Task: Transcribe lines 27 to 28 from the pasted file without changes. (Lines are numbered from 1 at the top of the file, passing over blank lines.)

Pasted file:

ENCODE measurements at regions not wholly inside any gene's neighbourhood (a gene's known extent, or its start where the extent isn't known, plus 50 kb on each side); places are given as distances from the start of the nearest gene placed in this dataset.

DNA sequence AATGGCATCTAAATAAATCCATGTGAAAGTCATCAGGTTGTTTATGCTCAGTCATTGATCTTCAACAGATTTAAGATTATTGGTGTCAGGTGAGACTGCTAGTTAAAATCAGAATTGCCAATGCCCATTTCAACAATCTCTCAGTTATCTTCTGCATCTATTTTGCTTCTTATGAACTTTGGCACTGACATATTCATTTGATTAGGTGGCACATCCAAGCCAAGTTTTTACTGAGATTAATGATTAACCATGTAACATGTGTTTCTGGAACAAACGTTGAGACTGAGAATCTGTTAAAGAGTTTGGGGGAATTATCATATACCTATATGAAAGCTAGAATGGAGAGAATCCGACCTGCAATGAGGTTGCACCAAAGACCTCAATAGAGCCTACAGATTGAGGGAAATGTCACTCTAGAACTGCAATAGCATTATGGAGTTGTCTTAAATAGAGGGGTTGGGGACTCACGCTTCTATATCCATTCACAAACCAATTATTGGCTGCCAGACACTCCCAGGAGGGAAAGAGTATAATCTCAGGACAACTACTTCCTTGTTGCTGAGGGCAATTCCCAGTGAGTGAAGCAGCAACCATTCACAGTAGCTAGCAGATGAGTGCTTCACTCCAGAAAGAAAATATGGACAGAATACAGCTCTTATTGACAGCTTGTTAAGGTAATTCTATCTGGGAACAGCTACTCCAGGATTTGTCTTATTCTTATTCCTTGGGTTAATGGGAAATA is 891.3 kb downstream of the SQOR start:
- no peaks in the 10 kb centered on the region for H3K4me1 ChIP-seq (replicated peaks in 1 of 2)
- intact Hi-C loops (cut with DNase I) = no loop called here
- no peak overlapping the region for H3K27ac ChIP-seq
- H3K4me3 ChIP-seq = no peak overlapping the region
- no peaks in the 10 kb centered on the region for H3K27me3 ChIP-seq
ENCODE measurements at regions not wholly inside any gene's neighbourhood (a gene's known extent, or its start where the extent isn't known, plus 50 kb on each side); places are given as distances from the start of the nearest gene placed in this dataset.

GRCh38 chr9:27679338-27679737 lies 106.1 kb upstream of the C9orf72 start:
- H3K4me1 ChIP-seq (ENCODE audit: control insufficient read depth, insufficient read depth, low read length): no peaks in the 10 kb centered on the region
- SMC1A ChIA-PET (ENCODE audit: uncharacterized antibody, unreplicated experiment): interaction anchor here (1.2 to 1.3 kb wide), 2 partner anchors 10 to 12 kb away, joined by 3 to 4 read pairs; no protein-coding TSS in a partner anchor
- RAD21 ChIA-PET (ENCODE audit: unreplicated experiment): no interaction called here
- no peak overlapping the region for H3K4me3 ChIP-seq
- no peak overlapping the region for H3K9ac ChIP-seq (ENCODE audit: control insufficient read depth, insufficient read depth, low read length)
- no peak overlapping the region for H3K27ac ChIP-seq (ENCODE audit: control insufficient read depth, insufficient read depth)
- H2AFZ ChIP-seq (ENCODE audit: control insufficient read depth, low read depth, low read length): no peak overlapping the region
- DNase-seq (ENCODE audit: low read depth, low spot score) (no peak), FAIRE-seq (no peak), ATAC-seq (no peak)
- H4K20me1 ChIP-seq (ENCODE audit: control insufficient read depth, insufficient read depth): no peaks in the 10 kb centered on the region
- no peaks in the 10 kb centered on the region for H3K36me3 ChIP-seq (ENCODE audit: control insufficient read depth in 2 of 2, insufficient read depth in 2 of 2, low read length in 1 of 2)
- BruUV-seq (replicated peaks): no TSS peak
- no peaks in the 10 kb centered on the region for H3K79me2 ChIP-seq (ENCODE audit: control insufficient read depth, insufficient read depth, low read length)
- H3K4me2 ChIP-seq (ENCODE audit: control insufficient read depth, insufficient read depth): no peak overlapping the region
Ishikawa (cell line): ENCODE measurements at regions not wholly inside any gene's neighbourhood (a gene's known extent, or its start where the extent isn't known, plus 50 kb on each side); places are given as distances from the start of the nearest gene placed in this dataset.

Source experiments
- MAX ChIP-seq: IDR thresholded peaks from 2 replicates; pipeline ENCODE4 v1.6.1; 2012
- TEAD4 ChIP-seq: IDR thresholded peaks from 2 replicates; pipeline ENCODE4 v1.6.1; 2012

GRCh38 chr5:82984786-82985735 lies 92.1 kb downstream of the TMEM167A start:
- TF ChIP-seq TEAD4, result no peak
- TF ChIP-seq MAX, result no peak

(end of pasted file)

GRCh38 chr5:82984786-82985735 lies 92.1 kb downstream of the TMEM167A start:
- TF ChIP-seq TEAD4, result no peak